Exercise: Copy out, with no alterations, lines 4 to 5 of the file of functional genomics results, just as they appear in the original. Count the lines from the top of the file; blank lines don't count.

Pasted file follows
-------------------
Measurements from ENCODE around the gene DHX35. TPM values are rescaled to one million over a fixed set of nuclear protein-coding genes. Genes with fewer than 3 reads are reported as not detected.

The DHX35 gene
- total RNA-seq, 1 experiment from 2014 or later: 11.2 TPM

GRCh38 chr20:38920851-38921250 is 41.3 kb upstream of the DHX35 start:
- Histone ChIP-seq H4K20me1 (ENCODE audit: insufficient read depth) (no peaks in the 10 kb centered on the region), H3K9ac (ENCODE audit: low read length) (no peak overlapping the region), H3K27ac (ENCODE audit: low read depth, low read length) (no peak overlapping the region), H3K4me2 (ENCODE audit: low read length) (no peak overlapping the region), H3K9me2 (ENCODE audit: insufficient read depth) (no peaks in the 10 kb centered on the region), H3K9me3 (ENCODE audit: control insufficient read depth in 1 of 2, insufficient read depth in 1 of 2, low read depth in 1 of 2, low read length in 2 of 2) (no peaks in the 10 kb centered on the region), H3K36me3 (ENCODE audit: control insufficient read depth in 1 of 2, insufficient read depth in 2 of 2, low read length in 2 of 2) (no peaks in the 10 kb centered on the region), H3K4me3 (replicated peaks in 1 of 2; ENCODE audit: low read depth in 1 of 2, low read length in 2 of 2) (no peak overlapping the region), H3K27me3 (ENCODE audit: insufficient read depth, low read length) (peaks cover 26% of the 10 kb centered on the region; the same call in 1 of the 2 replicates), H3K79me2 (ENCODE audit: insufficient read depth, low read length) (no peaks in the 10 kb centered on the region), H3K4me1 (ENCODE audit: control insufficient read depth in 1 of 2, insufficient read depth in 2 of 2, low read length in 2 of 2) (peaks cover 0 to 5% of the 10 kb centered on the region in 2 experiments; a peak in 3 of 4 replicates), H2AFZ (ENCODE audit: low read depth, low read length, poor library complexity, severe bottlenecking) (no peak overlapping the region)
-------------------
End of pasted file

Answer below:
GRCh38 chr20:38920851-38921250 is 41.3 kb upstream of the DHX35 start:
- Histone ChIP-seq H4K20me1 (ENCODE audit: insufficient read depth) (no peaks in the 10 kb centered on the region), H3K9ac (ENCODE audit: low read length) (no peak overlapping the region), H3K27ac (ENCODE audit: low read depth, low read length) (no peak overlapping the region), H3K4me2 (ENCODE audit: low read length) (no peak overlapping the region), H3K9me2 (ENCODE audit: insufficient read depth) (no peaks in the 10 kb centered on the region), H3K9me3 (ENCODE audit: control insufficient read depth in 1 of 2, insufficient read depth in 1 of 2, low read depth in 1 of 2, low read length in 2 of 2) (no peaks in the 10 kb centered on the region), H3K36me3 (ENCODE audit: control insufficient read depth in 1 of 2, insufficient read depth in 2 of 2, low read length in 2 of 2) (no peaks in the 10 kb centered on the region), H3K4me3 (replicated peaks in 1 of 2; ENCODE audit: low read depth in 1 of 2, low read length in 2 of 2) (no peak overlapping the region), H3K27me3 (ENCODE audit: insufficient read depth, low read length) (peaks cover 26% of the 10 kb centered on the region; the same call in 1 of the 2 replicates), H3K79me2 (ENCODE audit: insufficient read depth, low read length) (no peaks in the 10 kb centered on the region), H3K4me1 (ENCODE audit: control insufficient read depth in 1 of 2, insufficient read depth in 2 of 2, low read length in 2 of 2) (peaks cover 0 to 5% of the 10 kb centered on the region in 2 experiments; a peak in 3 of 4 replicates), H2AFZ (ENCODE audit: low read depth, low read length, poor library complexity, severe bottlenecking) (no peak overlapping the region)